Process Post #9
The internet is a frightening entity, and the scope of the internet and its data mining capabilities are incomprehensible. Just as the Pod Academy reading from week 9 talks about, we each leave a digital trail of breadcrumbs online that highlight our movements.
We tell these applications and sites our names, ages, addresses, work history, interests, financial information, and we expect them to keep passwords to private information safe. Every aspect of our lives is online, and vulnerable to hackers and those who would use our data for malicious reasons. At the same time, I think this is unavoidable for most people in first world countries.
According to the Canadian Radio-television and Telecommunications Commission, 88% of households have one or more mobile phone subscriptions, and mobile phones and the internet, in general, are a vital part of society. We use our devices as a map, as an instant communication device, to meet new romantic interests, and to do work for our careers. Disconnection is very difficult and in many cases, an unrealistic goal. Devices and the internet have become integral parts of our society. If you want to have a job, they need to be able to reach you, so in most cases, you have to own a mobile phone. This is just one small example among thousands.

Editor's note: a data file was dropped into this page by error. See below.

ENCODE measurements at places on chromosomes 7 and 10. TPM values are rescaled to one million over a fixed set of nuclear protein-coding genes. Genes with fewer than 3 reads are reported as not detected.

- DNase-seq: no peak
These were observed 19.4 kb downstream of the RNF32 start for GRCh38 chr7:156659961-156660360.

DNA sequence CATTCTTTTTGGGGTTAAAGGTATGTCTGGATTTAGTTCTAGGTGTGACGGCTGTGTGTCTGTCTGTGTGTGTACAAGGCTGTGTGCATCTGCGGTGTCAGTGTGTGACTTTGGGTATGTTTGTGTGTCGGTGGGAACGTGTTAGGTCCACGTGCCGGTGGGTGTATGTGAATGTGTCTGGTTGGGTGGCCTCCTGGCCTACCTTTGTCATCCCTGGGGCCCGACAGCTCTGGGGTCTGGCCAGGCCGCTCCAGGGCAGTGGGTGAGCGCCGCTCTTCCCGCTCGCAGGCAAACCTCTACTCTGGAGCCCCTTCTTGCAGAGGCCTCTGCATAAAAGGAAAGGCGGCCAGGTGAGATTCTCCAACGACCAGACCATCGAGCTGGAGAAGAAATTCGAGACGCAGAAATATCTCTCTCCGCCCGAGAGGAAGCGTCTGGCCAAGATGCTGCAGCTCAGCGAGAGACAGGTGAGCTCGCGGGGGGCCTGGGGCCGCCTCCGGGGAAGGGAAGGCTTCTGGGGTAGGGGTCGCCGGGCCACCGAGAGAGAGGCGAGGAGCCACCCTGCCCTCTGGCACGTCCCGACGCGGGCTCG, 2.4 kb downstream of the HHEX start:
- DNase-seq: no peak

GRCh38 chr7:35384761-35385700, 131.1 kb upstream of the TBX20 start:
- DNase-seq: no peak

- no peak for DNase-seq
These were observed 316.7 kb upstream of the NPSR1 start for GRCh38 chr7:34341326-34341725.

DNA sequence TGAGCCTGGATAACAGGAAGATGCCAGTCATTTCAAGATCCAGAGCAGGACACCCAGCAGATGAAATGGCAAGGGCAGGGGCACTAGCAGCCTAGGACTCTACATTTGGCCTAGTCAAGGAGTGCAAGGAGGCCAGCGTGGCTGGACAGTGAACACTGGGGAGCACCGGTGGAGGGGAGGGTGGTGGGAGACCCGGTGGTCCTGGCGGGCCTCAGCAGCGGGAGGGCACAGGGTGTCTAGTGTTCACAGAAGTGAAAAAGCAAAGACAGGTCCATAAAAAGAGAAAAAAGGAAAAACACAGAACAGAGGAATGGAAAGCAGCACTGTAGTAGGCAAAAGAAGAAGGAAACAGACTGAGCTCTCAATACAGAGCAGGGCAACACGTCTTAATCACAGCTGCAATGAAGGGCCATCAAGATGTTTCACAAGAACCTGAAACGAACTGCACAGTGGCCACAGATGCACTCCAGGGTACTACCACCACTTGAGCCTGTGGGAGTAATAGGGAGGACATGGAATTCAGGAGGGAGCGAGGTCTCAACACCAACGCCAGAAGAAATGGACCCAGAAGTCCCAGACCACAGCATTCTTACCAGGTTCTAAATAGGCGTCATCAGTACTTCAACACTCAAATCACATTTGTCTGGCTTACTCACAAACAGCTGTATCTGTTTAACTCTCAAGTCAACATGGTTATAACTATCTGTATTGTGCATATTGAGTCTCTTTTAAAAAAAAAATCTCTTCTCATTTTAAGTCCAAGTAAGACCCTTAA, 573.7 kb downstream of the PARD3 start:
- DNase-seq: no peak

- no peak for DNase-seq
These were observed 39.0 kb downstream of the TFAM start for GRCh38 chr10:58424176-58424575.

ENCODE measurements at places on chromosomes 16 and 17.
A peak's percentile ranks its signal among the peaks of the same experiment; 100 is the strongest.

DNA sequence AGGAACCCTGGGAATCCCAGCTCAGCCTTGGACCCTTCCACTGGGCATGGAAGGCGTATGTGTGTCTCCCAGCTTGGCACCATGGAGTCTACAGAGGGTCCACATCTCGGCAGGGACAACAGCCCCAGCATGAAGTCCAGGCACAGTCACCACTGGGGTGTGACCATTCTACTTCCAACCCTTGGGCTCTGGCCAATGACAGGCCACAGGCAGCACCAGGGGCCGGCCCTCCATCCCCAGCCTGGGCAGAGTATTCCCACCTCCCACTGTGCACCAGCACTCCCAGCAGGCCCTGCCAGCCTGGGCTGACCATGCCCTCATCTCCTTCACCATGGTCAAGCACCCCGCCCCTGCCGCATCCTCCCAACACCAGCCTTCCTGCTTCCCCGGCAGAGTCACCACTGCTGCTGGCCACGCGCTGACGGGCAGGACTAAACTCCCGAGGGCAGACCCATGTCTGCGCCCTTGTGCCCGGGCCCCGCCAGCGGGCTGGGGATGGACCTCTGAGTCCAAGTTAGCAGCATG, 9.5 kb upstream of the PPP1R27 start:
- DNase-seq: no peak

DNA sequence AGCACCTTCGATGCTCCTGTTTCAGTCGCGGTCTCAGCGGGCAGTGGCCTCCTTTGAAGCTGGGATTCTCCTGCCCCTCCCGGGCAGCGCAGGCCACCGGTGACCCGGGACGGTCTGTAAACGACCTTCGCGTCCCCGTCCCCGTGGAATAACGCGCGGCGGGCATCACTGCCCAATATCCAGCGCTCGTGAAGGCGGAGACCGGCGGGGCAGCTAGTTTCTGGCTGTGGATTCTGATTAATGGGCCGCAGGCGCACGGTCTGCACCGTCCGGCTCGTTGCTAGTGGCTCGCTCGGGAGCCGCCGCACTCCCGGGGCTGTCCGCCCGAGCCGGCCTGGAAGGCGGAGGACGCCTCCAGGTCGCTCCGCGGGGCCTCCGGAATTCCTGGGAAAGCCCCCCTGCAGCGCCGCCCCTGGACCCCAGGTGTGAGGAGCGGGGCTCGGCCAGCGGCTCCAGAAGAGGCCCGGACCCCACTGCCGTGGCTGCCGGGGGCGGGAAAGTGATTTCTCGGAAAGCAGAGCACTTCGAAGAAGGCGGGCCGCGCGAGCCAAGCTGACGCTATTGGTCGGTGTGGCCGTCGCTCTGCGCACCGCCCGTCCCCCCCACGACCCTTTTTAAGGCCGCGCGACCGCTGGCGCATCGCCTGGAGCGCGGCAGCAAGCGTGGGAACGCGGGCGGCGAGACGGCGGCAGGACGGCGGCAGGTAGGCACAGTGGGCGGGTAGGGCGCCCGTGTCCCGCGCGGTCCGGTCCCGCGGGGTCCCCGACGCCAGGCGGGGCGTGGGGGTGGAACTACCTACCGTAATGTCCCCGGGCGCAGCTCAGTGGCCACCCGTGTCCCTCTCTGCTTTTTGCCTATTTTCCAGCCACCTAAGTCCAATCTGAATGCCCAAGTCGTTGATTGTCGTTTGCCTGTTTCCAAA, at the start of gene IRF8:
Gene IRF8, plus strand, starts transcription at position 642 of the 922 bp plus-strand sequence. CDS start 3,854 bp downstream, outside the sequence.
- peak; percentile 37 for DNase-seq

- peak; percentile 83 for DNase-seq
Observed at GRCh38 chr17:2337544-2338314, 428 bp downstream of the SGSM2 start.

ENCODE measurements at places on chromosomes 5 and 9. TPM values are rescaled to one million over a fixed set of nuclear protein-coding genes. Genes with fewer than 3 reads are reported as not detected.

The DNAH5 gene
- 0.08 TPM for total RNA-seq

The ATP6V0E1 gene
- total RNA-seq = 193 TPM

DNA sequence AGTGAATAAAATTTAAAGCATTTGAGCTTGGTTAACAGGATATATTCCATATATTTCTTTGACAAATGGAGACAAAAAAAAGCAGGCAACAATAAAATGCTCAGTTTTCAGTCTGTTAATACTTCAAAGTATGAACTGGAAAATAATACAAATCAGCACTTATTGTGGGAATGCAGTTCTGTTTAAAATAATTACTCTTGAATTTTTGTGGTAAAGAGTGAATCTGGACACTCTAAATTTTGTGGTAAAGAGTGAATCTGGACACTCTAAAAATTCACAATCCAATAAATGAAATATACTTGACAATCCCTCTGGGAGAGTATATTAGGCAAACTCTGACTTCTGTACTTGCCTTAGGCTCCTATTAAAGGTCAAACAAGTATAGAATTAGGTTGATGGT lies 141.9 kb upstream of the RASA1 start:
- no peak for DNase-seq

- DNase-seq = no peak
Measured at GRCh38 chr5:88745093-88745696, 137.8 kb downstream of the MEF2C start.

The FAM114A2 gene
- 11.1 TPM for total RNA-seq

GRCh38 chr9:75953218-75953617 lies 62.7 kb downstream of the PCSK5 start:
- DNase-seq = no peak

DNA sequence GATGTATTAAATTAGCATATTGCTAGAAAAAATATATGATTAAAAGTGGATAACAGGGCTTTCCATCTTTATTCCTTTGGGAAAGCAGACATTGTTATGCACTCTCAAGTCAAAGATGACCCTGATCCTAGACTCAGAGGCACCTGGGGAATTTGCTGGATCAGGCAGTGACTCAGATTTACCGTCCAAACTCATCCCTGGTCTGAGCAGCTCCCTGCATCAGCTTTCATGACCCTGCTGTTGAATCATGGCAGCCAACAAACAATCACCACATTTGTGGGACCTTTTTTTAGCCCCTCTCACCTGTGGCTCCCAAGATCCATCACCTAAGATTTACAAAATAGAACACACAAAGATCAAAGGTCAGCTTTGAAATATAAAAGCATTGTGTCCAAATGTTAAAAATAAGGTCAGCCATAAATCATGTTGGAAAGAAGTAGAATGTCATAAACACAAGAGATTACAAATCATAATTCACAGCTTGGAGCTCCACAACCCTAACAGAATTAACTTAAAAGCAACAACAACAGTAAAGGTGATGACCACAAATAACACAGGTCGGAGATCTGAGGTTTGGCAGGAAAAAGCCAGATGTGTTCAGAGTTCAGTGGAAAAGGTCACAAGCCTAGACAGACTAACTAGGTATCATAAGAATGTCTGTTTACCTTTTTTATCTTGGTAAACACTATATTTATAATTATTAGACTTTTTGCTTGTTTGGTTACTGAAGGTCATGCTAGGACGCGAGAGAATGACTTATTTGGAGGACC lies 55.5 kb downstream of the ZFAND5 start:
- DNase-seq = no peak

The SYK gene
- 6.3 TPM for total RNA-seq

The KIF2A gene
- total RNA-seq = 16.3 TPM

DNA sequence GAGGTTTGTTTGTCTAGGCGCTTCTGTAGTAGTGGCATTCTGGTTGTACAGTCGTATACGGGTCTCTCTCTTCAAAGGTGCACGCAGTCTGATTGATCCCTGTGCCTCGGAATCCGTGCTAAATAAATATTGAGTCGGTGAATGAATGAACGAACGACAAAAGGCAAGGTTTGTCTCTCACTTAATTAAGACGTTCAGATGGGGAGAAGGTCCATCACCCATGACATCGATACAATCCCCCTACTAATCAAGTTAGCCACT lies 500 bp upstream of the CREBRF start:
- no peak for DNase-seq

We’ve come to a point in the data mining system where we don’t even have to give permission to have our data taken. If our friends give permission, our information may be mined as well (Hu, 2020). As a result, I think that we have to accept that our data is being mined and just minimize what information could be accessed, and minimize the apps and sites that we give permission to. I try to make my digital footprint small, but I’m not willing to sacrifice the functionality of the digital world. I’ll use the internet as I need to, and be careful as I do so.
Government of Canada, C. R.-television and T. C. (C. R. T. C. (2019, July 29). Communications monitoring Report 2018. https://crtc.gc.ca/eng/publications/reports/policymonitoring/2018/cmr1.htm.
Hu, Margaret. (2020). Cambridge Analytica’s black box. Big Data & Society, 7(2), 205395172093809. https://doi.org/10.1177/2053951720938091
Pod Academy. 2016. “Digital breadcrumbs: The data trail we leave behind us.” http://podacademy.org/podcasts/digital-breadcrumbs-our-data-trail/